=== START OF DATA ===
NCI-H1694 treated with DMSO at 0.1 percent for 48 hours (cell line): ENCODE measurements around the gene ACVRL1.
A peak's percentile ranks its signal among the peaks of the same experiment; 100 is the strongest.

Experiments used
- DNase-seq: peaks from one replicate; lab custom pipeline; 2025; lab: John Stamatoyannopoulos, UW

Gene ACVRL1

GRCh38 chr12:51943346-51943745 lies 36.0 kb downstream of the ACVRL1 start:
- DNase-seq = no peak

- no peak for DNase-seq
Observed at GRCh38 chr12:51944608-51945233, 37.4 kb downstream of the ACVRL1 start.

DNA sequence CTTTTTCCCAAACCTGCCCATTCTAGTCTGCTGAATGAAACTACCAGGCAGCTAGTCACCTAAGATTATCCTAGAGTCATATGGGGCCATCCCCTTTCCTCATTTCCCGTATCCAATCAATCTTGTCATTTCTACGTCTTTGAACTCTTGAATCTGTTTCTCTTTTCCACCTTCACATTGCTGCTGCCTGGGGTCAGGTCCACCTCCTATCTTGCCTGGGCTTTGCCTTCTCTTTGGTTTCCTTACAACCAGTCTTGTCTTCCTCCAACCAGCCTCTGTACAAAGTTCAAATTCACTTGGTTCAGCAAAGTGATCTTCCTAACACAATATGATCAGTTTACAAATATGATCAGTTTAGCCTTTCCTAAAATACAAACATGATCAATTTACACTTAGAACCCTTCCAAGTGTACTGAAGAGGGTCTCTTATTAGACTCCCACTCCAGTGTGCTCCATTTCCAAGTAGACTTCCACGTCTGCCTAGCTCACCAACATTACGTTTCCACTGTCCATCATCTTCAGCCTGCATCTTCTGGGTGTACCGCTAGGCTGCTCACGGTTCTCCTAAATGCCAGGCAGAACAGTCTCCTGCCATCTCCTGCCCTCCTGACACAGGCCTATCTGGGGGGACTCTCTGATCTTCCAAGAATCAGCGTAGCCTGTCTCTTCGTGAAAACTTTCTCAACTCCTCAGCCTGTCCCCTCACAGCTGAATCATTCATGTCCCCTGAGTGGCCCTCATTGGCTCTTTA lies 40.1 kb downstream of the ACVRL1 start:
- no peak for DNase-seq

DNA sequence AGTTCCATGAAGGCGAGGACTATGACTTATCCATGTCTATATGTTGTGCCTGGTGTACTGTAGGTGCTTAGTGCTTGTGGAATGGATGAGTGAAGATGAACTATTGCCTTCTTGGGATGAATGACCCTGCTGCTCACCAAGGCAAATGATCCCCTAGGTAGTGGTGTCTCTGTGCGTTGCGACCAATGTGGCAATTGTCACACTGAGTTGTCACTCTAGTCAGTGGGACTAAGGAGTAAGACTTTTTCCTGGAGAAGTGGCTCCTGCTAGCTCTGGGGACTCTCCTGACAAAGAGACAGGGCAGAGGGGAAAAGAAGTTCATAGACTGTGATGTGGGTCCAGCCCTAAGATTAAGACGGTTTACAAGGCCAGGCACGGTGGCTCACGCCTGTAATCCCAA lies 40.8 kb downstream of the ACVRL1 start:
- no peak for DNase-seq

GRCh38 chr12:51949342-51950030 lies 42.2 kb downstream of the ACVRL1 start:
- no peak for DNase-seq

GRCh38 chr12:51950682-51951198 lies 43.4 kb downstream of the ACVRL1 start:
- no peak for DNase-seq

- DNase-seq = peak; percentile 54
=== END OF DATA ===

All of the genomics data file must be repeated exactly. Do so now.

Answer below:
NCI-H1694 treated with DMSO at 0.1 percent for 48 hours (cell line): ENCODE measurements around the gene ACVRL1.
A peak's percentile ranks its signal among the peaks of the same experiment; 100 is the strongest.

Experiments used
- DNase-seq: peaks from one replicate; lab custom pipeline; 2025; lab: John Stamatoyannopoulos, UW

Gene ACVRL1

GRCh38 chr12:51943346-51943745 lies 36.0 kb downstream of the ACVRL1 start:
- DNase-seq = no peak

- no peak for DNase-seq
Observed at GRCh38 chr12:51944608-51945233, 37.4 kb downstream of the ACVRL1 start.

DNA sequence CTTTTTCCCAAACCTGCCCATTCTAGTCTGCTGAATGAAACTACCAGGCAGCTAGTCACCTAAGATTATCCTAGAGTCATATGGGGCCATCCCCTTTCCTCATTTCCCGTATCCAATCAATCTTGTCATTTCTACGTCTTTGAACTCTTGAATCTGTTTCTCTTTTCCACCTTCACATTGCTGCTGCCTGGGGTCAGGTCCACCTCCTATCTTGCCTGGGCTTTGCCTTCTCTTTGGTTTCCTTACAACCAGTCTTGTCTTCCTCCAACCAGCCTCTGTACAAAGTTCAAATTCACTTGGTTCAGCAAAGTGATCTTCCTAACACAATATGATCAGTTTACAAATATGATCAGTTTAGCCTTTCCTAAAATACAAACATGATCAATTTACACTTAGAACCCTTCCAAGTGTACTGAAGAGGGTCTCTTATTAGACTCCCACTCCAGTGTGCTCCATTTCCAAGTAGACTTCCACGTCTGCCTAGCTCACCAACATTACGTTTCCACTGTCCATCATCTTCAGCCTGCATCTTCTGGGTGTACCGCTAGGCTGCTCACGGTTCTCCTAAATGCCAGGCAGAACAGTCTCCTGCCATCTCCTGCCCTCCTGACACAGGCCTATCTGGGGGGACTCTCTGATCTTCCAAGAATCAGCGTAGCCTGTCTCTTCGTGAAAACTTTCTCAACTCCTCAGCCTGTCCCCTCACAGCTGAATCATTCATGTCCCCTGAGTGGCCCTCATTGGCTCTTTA lies 40.1 kb downstream of the ACVRL1 start:
- no peak for DNase-seq

DNA sequence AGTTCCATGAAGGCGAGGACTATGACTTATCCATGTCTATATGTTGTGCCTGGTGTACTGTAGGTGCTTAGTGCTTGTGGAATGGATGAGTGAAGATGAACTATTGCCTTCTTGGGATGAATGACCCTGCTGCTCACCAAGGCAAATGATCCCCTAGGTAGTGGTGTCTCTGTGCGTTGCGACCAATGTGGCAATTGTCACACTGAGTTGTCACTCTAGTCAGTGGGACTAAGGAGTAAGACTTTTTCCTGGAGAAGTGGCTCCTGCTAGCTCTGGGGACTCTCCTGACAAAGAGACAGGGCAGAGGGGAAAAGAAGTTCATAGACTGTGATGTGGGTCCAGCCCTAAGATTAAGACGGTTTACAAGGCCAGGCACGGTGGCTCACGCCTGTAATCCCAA lies 40.8 kb downstream of the ACVRL1 start:
- no peak for DNase-seq

GRCh38 chr12:51949342-51950030 lies 42.2 kb downstream of the ACVRL1 start:
- no peak for DNase-seq

GRCh38 chr12:51950682-51951198 lies 43.4 kb downstream of the ACVRL1 start:
- no peak for DNase-seq

- DNase-seq = peak; percentile 54